The Chinese Space Agency announced that a large part of the Chinese missile disintegrated today when it returned to Earth’s atmosphere and crashed in the Indian Ocean, near the Maldives.
According to the trajectory and analysis, at 10:24 (03:34 in Lisbon) on May 9, 2021, the first floor of the Long March 5B missile returned to the atmosphere, according to the China Manned Space Engineering Bureau, in Communication.
The coordinates provided by the Chinese authorities indicate a location close to the Maldives, in the Indian Ocean, in southern India.
The size of the body, about 30 meters and between 17 and 21 tons, and its speed, which is close to 28 thousand kilometers per hour, have led to the activation of the most important space monitoring agencies in the world, such as the Pentagon or the European Union Space Surveillance and Surveillance Service (EUSST).
As of Friday, Beijing rated the risk of damage to the Earth’s surface from uncontrolled entry into the missile’s atmosphere as “extremely weak”.
Last week, China, using its Long March 5B rocket, launched the Tianhe Unit, or Celestial Harmony, its first permanent space station, which aims to host long-term astronauts.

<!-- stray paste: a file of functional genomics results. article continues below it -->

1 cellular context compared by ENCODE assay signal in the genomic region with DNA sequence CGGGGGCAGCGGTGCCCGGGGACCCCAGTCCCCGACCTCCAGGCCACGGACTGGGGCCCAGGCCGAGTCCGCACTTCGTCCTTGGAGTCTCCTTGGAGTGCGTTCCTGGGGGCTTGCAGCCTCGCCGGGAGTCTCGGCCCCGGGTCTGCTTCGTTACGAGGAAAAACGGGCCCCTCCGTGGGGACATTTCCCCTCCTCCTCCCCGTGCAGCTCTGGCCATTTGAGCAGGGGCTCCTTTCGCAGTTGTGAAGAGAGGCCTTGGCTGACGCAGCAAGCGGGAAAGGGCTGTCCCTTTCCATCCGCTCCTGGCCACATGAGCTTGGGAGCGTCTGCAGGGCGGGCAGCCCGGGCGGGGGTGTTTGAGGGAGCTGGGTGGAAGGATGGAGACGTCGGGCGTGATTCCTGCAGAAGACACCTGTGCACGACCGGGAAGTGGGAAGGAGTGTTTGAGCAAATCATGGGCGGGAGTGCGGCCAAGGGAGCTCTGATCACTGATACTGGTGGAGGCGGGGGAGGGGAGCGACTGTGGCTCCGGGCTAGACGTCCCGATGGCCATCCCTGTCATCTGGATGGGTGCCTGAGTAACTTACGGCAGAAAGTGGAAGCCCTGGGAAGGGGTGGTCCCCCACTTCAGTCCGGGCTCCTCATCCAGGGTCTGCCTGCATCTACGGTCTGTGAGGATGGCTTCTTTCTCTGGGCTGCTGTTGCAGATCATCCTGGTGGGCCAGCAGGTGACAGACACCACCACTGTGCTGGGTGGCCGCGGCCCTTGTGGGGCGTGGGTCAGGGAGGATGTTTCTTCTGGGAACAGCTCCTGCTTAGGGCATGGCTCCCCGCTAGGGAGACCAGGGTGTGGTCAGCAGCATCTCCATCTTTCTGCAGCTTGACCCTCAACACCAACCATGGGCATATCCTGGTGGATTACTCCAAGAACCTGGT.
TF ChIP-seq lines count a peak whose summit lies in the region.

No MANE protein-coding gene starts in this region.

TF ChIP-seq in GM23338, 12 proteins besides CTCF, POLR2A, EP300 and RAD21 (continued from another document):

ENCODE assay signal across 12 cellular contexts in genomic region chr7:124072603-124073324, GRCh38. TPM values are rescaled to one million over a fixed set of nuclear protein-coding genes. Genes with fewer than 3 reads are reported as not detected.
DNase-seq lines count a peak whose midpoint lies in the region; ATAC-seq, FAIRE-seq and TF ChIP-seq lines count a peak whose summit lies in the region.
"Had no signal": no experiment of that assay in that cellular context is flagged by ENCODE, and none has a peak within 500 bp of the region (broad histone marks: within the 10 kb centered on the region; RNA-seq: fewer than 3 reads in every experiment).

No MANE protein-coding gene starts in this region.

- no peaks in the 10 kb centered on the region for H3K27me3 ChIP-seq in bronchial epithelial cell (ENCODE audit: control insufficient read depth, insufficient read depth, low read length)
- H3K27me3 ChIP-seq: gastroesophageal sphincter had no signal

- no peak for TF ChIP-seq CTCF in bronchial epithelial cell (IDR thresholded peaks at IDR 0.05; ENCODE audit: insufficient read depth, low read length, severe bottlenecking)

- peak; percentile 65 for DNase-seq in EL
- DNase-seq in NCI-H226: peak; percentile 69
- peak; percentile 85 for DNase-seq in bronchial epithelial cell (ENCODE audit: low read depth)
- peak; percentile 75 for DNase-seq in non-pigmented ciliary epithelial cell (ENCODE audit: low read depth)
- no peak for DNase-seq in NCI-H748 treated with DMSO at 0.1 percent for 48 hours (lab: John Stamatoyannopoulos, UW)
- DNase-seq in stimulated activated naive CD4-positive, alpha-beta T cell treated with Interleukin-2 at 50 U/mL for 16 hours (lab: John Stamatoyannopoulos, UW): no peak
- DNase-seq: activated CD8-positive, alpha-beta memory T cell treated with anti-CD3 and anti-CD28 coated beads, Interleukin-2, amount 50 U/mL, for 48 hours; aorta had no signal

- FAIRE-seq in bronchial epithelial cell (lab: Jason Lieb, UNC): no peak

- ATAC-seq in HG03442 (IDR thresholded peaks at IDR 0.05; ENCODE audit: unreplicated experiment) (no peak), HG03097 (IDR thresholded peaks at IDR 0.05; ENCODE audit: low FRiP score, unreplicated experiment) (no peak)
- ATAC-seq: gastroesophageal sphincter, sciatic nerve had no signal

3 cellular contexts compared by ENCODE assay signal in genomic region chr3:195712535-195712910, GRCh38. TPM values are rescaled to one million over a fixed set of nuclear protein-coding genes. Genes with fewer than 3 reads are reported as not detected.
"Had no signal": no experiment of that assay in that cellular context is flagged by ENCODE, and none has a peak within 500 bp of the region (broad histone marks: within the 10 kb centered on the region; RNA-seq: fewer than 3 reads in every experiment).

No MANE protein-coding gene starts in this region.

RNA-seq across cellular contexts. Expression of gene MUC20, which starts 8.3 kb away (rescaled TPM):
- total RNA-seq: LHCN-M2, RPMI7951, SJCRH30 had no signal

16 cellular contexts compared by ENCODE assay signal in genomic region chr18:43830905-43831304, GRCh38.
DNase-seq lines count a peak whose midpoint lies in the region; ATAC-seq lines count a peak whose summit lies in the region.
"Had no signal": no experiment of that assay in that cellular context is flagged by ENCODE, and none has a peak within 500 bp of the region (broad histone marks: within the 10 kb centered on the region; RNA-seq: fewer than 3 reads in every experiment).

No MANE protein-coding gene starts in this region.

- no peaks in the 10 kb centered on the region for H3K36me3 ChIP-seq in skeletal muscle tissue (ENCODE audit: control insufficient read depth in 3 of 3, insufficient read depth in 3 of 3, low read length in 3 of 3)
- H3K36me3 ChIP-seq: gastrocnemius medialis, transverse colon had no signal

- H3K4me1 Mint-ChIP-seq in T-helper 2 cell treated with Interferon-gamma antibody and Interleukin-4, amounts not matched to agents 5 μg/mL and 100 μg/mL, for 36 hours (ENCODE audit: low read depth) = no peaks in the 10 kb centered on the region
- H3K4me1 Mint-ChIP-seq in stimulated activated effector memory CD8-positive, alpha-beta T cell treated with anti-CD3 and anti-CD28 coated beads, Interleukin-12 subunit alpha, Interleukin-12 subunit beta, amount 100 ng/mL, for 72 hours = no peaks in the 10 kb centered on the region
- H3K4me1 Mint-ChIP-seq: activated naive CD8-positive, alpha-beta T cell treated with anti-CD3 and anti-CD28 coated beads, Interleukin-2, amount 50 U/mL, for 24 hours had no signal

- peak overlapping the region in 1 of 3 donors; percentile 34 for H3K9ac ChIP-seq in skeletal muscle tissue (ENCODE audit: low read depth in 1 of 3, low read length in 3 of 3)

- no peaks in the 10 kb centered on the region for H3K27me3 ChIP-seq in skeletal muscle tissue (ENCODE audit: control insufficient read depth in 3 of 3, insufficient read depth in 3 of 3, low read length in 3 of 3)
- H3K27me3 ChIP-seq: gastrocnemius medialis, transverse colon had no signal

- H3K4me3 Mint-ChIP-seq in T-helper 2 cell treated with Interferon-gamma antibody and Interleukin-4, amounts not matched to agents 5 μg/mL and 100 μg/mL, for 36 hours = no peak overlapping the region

“The probability of damaging air or land activities is very low,” Chinese diplomatic spokesman Wang Wenbin told the press.
He added that “due to the technical composition of this missile, most of its components will be burned and destroyed upon entering the atmosphere.”
Last week’s launch was the first of 11 missions required to build and equip the future Chinese space station and send a crew of three by the end of next year.
At least 12 astronauts train to live on the station, including veterans from previous missions. The first manned mission, Shenzhou-12, is scheduled to be carried out in June.
When completed, at the end of 2022, the Chinese space station is expected to weigh about 66 tons, which is much smaller than the International Space Station, which will weigh about 450 tons and whose first module was launched in 1998.